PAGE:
Figure. DR. MARC DICHTER ADVISES:
Q Though medication is controlling my daytime seizures, I'm still having them at night. Should I be worried about this?
A This is a very complicated question. As a rule, seizures are more likely to occur during sleep than in wakefulness. For many people, nighttime is the only time when seizures occur. For others, nocturnal seizures are just more frequent than those occurring during the daytime.
We don't really know why there's an increased susceptibility to seizures during sleep. But it's probably related to certain sleep processes that synchronize brain circuits, and this may facilitate seizures.
Most medications prevent seizures from developing and spreading from a part of the brain that may have been injured. The drugs can lessen the intensity and/or frequency of the seizures. While the ultimate goal is to stop the seizures completely, sometimes nocturnal seizures continue.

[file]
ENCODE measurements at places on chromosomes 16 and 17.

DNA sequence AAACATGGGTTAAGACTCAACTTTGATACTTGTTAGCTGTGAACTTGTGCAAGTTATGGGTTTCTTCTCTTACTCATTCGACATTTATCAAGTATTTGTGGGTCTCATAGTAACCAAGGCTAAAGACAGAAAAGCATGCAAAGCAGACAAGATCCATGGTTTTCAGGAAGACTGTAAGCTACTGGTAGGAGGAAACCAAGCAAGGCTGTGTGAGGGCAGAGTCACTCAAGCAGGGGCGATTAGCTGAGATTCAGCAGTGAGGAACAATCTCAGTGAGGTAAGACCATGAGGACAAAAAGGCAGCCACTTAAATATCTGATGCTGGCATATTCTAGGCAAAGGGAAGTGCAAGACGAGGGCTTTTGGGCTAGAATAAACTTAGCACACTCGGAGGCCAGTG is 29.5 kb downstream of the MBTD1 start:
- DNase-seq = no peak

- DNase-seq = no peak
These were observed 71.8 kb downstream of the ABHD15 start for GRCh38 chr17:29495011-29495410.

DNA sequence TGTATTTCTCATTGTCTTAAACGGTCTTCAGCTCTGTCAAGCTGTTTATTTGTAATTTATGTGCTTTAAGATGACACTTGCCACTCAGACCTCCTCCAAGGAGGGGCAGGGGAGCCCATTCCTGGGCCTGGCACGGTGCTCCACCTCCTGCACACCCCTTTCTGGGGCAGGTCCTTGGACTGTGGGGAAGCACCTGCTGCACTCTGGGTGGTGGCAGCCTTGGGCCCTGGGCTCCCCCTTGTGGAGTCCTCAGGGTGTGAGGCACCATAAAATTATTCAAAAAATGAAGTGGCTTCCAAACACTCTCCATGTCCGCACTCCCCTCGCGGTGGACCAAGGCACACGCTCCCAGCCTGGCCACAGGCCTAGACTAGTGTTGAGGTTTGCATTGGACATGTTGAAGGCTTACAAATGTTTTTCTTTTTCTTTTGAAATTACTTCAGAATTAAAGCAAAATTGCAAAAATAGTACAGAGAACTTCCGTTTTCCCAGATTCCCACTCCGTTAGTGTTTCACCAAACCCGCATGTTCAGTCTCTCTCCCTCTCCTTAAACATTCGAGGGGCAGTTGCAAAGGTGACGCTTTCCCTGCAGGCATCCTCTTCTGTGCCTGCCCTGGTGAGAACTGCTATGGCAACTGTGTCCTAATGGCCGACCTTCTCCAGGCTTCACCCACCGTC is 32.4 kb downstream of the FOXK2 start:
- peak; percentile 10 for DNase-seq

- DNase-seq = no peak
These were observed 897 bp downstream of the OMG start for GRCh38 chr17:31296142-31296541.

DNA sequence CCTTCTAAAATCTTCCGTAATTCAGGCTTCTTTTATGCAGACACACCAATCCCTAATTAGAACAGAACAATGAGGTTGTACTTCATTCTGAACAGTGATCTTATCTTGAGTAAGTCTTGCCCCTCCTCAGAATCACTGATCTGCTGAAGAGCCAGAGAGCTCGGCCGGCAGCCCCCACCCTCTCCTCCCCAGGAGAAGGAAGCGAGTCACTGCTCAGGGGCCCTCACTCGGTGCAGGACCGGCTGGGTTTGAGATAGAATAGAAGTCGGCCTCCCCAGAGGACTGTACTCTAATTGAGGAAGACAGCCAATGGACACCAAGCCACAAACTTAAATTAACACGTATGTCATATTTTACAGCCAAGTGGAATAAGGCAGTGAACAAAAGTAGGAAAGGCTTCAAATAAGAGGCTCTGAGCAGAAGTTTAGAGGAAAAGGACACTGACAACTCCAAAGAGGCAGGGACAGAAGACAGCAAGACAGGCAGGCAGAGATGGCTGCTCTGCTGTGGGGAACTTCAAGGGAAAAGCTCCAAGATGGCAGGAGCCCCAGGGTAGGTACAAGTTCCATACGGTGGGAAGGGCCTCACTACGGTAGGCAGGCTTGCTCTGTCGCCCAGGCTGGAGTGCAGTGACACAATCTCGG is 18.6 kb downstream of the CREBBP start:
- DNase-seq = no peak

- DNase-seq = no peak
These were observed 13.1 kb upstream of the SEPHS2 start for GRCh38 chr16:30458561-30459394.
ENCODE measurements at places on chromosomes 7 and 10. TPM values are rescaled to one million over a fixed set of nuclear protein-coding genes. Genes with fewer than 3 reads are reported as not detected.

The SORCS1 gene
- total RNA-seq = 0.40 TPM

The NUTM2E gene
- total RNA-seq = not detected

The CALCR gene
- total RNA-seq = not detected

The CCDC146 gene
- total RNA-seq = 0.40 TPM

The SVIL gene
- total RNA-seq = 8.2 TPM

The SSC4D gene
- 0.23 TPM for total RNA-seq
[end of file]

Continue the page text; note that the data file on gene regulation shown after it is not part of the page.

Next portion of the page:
Whether nocturnal seizures are dangerous depends on the type of seizures and their frequency.
If you are having brief partial seizures only at night, they may not be of great significance. On the other hand, if you are having larger partial seizures or grand mal seizures (generalized tonic-clonic seizures), a delicate balance may need to be struck between trying to eliminate the nocturnal seizures and increasing medications until toxicity appears. If your medications are being used optimally, it may make more sense to tolerate infrequent nocturnal seizures rather than to increase the dosages to levels where you start experiencing unpleasant and potentially dangerous side effects.
But, if you're frequently experiencing more intense or grand mal seizures, your doctor may want to adjust your medications because the seizures could put you at higher risk for brain injury or for a rare, fatal complication called sudden unexpected death in epilepsy patients (SUDEP).
The bottom line is that this is a very complex issue that should be discussed in detail with your doctor.